Background: The ability of peripheral nerves to stretch and slide is thought to be of paramount importance to maintain ideal neural function. Excursion in peripheral nerves such as the tibial can be measured by analysis of ultrasound images. The aim of this study was to assess the degree of longitudinal tibial nerve excursion as the ankle moved from plantar flexion to dorsiflexion in a standardised weight-bearing position. The reliability of ultrasound imaging to measure tibial nerve excursion was also quantified.
Methods: The tibial nerve was imaged over two separate sessions in sixteen asymptomatic participants in a weight-bearing position. Longitudinal nerve excursion was calculated from a three-second video loop captured by ultrasound imaging using frame-by-frame cross-correlation analysis. Intraclass correlation coefficients (ICC) with 95% confidence intervals (CI) were used to assess the intra-rater reliability. Standard error of the measurement (SEM) and smallest real difference (SRD) were calculated to assess measurement error.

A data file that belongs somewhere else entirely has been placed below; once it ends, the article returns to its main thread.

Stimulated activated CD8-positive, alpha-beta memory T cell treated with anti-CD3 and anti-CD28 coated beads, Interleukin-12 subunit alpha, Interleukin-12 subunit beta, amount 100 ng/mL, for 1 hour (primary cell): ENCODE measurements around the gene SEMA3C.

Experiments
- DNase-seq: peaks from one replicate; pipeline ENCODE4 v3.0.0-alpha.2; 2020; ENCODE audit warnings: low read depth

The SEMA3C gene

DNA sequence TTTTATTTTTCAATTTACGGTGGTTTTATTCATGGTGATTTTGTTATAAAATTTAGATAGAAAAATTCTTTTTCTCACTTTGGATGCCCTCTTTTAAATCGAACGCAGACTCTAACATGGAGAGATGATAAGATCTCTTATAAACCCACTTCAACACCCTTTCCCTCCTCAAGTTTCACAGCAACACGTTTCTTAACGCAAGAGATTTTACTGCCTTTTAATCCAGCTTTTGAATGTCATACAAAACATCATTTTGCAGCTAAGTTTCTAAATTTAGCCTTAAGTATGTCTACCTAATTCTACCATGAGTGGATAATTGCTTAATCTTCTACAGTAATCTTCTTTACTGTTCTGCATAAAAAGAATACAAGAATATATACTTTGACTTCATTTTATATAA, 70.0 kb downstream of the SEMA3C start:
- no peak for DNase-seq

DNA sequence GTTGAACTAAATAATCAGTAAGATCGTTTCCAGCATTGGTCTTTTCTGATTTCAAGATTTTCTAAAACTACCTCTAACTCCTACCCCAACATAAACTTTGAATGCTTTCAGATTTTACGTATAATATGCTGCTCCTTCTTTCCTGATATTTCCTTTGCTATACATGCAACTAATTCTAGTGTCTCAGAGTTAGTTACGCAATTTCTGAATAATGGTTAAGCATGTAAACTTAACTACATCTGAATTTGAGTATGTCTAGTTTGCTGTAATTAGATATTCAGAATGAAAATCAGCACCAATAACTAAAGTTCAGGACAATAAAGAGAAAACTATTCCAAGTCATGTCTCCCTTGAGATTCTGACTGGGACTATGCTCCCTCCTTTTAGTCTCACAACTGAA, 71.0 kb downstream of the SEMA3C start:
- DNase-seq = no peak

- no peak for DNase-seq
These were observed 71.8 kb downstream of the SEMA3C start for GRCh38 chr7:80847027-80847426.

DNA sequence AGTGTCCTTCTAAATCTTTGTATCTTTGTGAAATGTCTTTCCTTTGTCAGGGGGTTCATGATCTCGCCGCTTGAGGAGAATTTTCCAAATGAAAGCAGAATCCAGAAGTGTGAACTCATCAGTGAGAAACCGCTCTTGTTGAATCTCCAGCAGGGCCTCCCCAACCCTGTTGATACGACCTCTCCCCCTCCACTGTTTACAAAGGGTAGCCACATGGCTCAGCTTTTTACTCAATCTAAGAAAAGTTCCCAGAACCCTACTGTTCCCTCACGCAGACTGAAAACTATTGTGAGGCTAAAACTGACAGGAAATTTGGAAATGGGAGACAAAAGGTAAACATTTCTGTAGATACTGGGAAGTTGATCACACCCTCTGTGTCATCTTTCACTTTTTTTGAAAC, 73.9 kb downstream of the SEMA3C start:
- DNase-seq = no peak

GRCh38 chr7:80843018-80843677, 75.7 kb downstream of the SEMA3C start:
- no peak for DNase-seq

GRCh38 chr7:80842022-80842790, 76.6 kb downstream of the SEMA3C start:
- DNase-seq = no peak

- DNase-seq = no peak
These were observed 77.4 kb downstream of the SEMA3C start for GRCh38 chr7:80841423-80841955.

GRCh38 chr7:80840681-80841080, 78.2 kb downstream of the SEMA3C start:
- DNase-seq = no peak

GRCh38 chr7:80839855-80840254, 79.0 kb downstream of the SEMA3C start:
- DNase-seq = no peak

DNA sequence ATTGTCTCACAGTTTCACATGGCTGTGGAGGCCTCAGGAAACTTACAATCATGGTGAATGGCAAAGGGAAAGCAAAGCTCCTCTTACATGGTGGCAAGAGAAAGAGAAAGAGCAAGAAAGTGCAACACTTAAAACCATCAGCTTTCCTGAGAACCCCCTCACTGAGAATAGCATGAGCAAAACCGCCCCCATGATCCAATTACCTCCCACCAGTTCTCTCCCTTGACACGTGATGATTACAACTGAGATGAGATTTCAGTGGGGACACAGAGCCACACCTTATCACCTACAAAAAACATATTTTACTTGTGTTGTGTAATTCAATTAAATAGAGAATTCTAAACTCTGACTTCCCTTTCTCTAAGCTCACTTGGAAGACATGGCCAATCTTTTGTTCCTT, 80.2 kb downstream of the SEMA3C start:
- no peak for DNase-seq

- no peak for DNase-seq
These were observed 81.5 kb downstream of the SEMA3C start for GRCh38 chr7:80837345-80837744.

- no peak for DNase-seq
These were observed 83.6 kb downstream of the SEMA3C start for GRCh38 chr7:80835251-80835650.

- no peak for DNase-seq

Results: Mean nerve excursion was 2.99 mm SEM ± 0.22 mm. The SRD was 0.84 mm for session 1 and 0.66 mm for session 2. Intra-rater reliability was excellent with an ICC = 0.93.
Conclusions: Assessment of real-time ultrasound images of the tibial nerve via frame-by-frame cross-correlation analysis is a reliable non-invasive technique to assess longitudinal nerve excursion. The relationship between foot posture and nerve excursion can be further investigated.
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